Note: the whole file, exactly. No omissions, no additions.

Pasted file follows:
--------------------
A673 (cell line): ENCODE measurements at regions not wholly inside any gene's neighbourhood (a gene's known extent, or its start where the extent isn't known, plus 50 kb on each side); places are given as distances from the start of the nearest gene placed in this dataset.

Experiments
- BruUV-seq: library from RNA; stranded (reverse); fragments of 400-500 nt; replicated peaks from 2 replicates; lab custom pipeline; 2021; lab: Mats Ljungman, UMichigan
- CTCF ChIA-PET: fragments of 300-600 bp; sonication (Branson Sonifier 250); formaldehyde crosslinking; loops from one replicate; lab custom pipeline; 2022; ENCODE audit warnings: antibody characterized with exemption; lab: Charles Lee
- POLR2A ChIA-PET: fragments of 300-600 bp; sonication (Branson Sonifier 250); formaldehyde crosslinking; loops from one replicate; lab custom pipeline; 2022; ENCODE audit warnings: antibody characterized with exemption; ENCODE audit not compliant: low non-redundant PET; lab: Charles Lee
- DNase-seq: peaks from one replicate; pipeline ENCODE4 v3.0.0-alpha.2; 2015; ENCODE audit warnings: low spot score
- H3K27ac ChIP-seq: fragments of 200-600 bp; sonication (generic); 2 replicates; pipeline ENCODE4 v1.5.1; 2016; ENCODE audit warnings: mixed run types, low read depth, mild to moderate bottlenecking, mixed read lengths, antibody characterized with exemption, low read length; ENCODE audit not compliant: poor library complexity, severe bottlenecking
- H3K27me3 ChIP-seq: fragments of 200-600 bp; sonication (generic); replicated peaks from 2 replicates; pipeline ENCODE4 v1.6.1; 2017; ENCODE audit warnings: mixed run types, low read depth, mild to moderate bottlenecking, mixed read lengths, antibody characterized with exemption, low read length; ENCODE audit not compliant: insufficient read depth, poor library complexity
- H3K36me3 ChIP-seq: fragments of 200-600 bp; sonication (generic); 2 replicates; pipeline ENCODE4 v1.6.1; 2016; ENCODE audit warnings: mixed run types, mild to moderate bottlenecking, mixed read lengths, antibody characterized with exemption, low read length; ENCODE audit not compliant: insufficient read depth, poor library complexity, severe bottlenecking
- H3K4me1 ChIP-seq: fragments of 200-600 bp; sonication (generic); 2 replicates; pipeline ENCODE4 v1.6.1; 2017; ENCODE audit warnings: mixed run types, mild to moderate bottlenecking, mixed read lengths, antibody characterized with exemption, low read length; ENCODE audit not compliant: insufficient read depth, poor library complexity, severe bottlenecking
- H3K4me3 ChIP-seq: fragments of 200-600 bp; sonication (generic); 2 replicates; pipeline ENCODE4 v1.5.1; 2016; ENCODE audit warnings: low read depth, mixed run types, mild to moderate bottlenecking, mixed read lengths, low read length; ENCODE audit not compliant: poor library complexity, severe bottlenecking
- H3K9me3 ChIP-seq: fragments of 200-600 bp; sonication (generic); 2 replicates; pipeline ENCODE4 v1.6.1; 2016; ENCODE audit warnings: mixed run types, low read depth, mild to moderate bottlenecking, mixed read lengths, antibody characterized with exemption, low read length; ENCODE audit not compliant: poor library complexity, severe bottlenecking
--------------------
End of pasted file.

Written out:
A673 (cell line): ENCODE measurements at regions not wholly inside any gene's neighbourhood (a gene's known extent, or its start where the extent isn't known, plus 50 kb on each side); places are given as distances from the start of the nearest gene placed in this dataset.

Experiments
- BruUV-seq: library from RNA; stranded (reverse); fragments of 400-500 nt; replicated peaks from 2 replicates; lab custom pipeline; 2021; lab: Mats Ljungman, UMichigan
- CTCF ChIA-PET: fragments of 300-600 bp; sonication (Branson Sonifier 250); formaldehyde crosslinking; loops from one replicate; lab custom pipeline; 2022; ENCODE audit warnings: antibody characterized with exemption; lab: Charles Lee
- POLR2A ChIA-PET: fragments of 300-600 bp; sonication (Branson Sonifier 250); formaldehyde crosslinking; loops from one replicate; lab custom pipeline; 2022; ENCODE audit warnings: antibody characterized with exemption; ENCODE audit not compliant: low non-redundant PET; lab: Charles Lee
- DNase-seq: peaks from one replicate; pipeline ENCODE4 v3.0.0-alpha.2; 2015; ENCODE audit warnings: low spot score
- H3K27ac ChIP-seq: fragments of 200-600 bp; sonication (generic); 2 replicates; pipeline ENCODE4 v1.5.1; 2016; ENCODE audit warnings: mixed run types, low read depth, mild to moderate bottlenecking, mixed read lengths, antibody characterized with exemption, low read length; ENCODE audit not compliant: poor library complexity, severe bottlenecking
- H3K27me3 ChIP-seq: fragments of 200-600 bp; sonication (generic); replicated peaks from 2 replicates; pipeline ENCODE4 v1.6.1; 2017; ENCODE audit warnings: mixed run types, low read depth, mild to moderate bottlenecking, mixed read lengths, antibody characterized with exemption, low read length; ENCODE audit not compliant: insufficient read depth, poor library complexity
- H3K36me3 ChIP-seq: fragments of 200-600 bp; sonication (generic); 2 replicates; pipeline ENCODE4 v1.6.1; 2016; ENCODE audit warnings: mixed run types, mild to moderate bottlenecking, mixed read lengths, antibody characterized with exemption, low read length; ENCODE audit not compliant: insufficient read depth, poor library complexity, severe bottlenecking
- H3K4me1 ChIP-seq: fragments of 200-600 bp; sonication (generic); 2 replicates; pipeline ENCODE4 v1.6.1; 2017; ENCODE audit warnings: mixed run types, mild to moderate bottlenecking, mixed read lengths, antibody characterized with exemption, low read length; ENCODE audit not compliant: insufficient read depth, poor library complexity, severe bottlenecking
- H3K4me3 ChIP-seq: fragments of 200-600 bp; sonication (generic); 2 replicates; pipeline ENCODE4 v1.5.1; 2016; ENCODE audit warnings: low read depth, mixed run types, mild to moderate bottlenecking, mixed read lengths, low read length; ENCODE audit not compliant: poor library complexity, severe bottlenecking
- H3K9me3 ChIP-seq: fragments of 200-600 bp; sonication (generic); 2 replicates; pipeline ENCODE4 v1.6.1; 2016; ENCODE audit warnings: mixed run types, low read depth, mild to moderate bottlenecking, mixed read lengths, antibody characterized with exemption, low read length; ENCODE audit not compliant: poor library complexity, severe bottlenecking